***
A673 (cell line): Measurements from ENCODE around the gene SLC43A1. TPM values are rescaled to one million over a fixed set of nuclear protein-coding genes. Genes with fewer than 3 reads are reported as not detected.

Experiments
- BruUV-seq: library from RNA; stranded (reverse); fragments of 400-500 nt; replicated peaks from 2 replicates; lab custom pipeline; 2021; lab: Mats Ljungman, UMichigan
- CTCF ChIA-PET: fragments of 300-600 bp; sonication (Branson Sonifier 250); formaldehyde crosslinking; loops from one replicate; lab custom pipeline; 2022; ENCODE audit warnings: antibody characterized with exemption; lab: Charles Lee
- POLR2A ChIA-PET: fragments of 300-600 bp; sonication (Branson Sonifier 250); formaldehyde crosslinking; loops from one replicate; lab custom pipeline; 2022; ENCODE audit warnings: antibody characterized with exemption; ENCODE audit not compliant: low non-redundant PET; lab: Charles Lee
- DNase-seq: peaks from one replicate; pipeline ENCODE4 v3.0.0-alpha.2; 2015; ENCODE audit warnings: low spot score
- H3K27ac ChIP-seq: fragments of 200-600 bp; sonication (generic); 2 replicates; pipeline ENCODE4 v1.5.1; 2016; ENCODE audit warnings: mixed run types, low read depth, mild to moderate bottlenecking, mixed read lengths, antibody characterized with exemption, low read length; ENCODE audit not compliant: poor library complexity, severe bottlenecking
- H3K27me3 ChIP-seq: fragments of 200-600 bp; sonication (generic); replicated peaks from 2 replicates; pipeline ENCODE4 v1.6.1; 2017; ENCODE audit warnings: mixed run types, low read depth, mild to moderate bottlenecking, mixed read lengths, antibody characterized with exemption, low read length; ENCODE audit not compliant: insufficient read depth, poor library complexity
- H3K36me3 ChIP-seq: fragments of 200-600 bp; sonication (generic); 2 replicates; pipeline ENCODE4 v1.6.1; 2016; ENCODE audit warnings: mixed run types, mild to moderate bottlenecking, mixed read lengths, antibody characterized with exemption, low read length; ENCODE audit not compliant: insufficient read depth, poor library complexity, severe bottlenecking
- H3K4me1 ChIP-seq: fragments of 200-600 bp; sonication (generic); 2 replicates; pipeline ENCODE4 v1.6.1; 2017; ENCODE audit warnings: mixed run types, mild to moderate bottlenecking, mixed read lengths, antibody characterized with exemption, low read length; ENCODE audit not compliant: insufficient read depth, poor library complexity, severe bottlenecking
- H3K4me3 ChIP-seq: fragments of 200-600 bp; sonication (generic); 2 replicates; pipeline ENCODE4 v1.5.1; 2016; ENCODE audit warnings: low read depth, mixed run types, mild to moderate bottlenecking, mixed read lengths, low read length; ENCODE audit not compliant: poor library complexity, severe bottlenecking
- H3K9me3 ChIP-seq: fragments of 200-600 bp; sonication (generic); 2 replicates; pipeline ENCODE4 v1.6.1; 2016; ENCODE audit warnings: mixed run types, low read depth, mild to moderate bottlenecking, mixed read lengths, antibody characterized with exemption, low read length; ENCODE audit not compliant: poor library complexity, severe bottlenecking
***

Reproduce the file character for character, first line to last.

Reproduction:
A673 (cell line): Measurements from ENCODE around the gene SLC43A1. TPM values are rescaled to one million over a fixed set of nuclear protein-coding genes. Genes with fewer than 3 reads are reported as not detected.

Experiments
- BruUV-seq: library from RNA; stranded (reverse); fragments of 400-500 nt; replicated peaks from 2 replicates; lab custom pipeline; 2021; lab: Mats Ljungman, UMichigan
- CTCF ChIA-PET: fragments of 300-600 bp; sonication (Branson Sonifier 250); formaldehyde crosslinking; loops from one replicate; lab custom pipeline; 2022; ENCODE audit warnings: antibody characterized with exemption; lab: Charles Lee
- POLR2A ChIA-PET: fragments of 300-600 bp; sonication (Branson Sonifier 250); formaldehyde crosslinking; loops from one replicate; lab custom pipeline; 2022; ENCODE audit warnings: antibody characterized with exemption; ENCODE audit not compliant: low non-redundant PET; lab: Charles Lee
- DNase-seq: peaks from one replicate; pipeline ENCODE4 v3.0.0-alpha.2; 2015; ENCODE audit warnings: low spot score
- H3K27ac ChIP-seq: fragments of 200-600 bp; sonication (generic); 2 replicates; pipeline ENCODE4 v1.5.1; 2016; ENCODE audit warnings: mixed run types, low read depth, mild to moderate bottlenecking, mixed read lengths, antibody characterized with exemption, low read length; ENCODE audit not compliant: poor library complexity, severe bottlenecking
- H3K27me3 ChIP-seq: fragments of 200-600 bp; sonication (generic); replicated peaks from 2 replicates; pipeline ENCODE4 v1.6.1; 2017; ENCODE audit warnings: mixed run types, low read depth, mild to moderate bottlenecking, mixed read lengths, antibody characterized with exemption, low read length; ENCODE audit not compliant: insufficient read depth, poor library complexity
- H3K36me3 ChIP-seq: fragments of 200-600 bp; sonication (generic); 2 replicates; pipeline ENCODE4 v1.6.1; 2016; ENCODE audit warnings: mixed run types, mild to moderate bottlenecking, mixed read lengths, antibody characterized with exemption, low read length; ENCODE audit not compliant: insufficient read depth, poor library complexity, severe bottlenecking
- H3K4me1 ChIP-seq: fragments of 200-600 bp; sonication (generic); 2 replicates; pipeline ENCODE4 v1.6.1; 2017; ENCODE audit warnings: mixed run types, mild to moderate bottlenecking, mixed read lengths, antibody characterized with exemption, low read length; ENCODE audit not compliant: insufficient read depth, poor library complexity, severe bottlenecking
- H3K4me3 ChIP-seq: fragments of 200-600 bp; sonication (generic); 2 replicates; pipeline ENCODE4 v1.5.1; 2016; ENCODE audit warnings: low read depth, mixed run types, mild to moderate bottlenecking, mixed read lengths, low read length; ENCODE audit not compliant: poor library complexity, severe bottlenecking
- H3K9me3 ChIP-seq: fragments of 200-600 bp; sonication (generic); 2 replicates; pipeline ENCODE4 v1.6.1; 2016; ENCODE audit warnings: mixed run types, low read depth, mild to moderate bottlenecking, mixed read lengths, antibody characterized with exemption, low read length; ENCODE audit not compliant: poor library complexity, severe bottlenecking